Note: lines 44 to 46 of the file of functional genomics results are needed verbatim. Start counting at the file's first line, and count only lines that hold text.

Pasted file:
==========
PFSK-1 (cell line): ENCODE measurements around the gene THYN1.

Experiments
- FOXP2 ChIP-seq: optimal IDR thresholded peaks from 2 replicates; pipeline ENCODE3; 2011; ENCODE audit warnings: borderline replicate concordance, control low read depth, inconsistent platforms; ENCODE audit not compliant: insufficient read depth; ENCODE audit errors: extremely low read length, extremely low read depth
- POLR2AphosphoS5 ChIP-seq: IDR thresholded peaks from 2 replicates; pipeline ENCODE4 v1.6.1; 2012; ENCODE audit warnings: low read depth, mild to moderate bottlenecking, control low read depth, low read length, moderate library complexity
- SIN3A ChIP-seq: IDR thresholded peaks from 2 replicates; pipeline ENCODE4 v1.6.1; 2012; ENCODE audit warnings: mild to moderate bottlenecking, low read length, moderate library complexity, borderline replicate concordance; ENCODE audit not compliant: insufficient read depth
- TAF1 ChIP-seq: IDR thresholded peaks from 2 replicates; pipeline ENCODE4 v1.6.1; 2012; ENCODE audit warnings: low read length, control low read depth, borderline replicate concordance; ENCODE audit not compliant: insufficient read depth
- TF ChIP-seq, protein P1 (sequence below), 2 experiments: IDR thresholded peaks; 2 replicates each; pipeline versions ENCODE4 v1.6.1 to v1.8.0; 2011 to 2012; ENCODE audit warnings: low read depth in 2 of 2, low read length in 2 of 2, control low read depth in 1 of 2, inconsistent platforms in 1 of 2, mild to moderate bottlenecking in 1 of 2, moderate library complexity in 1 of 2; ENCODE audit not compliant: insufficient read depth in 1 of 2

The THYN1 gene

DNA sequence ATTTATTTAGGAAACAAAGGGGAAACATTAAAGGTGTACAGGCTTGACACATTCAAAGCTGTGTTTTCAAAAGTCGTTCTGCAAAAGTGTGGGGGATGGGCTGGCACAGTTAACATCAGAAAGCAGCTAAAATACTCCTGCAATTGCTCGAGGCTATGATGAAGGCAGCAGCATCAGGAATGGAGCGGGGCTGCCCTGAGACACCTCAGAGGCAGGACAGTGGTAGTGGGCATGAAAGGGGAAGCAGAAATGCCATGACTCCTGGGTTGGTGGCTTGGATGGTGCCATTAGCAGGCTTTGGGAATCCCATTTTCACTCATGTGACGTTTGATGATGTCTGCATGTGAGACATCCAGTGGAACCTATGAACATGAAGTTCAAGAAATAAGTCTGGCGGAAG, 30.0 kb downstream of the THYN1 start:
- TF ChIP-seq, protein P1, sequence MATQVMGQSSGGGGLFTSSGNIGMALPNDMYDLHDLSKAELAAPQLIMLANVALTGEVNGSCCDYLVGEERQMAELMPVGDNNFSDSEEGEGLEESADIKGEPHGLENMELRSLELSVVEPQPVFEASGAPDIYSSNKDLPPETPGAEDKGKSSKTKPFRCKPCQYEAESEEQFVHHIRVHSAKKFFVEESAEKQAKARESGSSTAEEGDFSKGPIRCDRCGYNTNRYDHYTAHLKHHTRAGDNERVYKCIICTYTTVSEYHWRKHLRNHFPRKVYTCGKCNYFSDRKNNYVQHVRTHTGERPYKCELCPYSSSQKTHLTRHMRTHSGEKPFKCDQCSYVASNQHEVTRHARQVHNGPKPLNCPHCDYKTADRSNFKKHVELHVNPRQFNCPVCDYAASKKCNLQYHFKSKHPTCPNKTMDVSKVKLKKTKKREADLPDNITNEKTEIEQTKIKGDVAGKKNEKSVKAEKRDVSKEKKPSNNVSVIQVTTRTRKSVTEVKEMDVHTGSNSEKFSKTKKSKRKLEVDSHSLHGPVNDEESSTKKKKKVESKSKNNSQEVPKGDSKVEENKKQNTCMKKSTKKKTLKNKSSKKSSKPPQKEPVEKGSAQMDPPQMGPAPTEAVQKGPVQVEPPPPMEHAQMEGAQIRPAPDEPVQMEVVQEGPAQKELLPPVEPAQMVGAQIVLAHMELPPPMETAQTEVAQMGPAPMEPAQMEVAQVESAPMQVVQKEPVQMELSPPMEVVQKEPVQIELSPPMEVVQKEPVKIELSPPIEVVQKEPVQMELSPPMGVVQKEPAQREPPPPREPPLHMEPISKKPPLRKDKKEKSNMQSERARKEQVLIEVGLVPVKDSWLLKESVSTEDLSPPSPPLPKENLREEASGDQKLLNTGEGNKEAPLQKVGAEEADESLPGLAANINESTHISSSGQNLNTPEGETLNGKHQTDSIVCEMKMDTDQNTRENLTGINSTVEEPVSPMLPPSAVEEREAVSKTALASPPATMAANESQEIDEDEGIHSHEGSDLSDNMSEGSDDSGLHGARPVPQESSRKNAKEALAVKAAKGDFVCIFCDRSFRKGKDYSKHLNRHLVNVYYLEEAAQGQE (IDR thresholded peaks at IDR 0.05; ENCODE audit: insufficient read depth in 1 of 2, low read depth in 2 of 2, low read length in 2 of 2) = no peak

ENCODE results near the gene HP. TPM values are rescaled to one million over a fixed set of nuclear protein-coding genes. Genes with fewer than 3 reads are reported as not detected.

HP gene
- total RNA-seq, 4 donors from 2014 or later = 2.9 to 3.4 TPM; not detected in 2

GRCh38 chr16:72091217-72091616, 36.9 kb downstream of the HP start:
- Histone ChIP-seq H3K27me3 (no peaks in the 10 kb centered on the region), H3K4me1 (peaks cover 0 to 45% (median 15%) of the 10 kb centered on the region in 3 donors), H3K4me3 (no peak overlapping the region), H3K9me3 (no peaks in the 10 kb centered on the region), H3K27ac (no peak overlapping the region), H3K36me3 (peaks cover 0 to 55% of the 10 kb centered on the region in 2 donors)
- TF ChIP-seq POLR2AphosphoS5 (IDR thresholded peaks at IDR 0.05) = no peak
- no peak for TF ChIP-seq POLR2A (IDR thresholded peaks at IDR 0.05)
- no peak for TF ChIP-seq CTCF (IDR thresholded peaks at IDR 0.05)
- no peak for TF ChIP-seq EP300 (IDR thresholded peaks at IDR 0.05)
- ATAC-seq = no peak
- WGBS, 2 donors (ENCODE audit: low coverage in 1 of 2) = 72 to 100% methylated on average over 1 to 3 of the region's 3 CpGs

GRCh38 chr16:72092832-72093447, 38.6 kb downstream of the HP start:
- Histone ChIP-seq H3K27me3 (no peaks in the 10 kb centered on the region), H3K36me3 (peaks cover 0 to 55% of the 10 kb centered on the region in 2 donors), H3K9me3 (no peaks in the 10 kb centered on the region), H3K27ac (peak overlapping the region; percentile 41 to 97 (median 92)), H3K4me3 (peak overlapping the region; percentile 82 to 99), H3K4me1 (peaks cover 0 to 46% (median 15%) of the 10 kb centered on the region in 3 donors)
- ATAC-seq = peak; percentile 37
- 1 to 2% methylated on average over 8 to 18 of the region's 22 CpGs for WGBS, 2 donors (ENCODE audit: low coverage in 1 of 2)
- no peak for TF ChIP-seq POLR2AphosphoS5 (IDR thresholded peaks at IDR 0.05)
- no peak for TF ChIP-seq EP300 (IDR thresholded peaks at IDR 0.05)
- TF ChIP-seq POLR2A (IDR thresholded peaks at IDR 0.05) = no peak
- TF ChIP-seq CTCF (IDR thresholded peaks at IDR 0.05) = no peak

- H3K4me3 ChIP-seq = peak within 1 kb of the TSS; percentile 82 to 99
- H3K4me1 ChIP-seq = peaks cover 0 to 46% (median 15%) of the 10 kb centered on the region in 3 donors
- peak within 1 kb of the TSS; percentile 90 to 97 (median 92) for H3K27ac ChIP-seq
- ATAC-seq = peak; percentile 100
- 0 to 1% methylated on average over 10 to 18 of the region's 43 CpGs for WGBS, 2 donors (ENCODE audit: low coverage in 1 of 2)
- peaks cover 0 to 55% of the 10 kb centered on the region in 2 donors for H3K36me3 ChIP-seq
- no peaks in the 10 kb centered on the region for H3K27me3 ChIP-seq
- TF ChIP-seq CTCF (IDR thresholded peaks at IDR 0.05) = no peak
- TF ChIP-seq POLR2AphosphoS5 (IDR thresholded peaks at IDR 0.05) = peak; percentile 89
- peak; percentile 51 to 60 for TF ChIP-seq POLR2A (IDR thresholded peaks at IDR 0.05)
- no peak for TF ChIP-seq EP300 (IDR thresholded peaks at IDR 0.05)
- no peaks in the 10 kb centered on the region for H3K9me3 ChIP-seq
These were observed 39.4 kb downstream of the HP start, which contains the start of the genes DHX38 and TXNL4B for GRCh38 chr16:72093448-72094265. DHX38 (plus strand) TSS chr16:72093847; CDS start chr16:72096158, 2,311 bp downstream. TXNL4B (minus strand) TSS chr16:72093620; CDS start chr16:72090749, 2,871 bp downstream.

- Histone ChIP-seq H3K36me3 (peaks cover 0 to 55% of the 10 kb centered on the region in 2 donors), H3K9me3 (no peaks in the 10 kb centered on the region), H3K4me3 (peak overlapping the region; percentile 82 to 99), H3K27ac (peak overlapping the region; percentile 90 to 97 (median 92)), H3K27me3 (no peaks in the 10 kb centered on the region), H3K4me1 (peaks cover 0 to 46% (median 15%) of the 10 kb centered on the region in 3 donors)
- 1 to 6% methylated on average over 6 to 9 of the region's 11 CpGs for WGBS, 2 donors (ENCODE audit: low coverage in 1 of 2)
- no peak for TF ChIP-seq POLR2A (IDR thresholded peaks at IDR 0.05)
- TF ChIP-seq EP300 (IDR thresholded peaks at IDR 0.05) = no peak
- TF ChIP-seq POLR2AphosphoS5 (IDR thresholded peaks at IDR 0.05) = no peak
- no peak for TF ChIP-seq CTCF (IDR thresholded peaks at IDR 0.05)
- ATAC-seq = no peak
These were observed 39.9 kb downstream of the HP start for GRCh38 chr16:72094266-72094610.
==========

- 1 to 6% methylated on average over 6 to 9 of the region's 11 CpGs for WGBS, 2 donors (ENCODE audit: low coverage in 1 of 2)
- no peak for TF ChIP-seq POLR2A (IDR thresholded peaks at IDR 0.05)
- TF ChIP-seq EP300 (IDR thresholded peaks at IDR 0.05) = no peak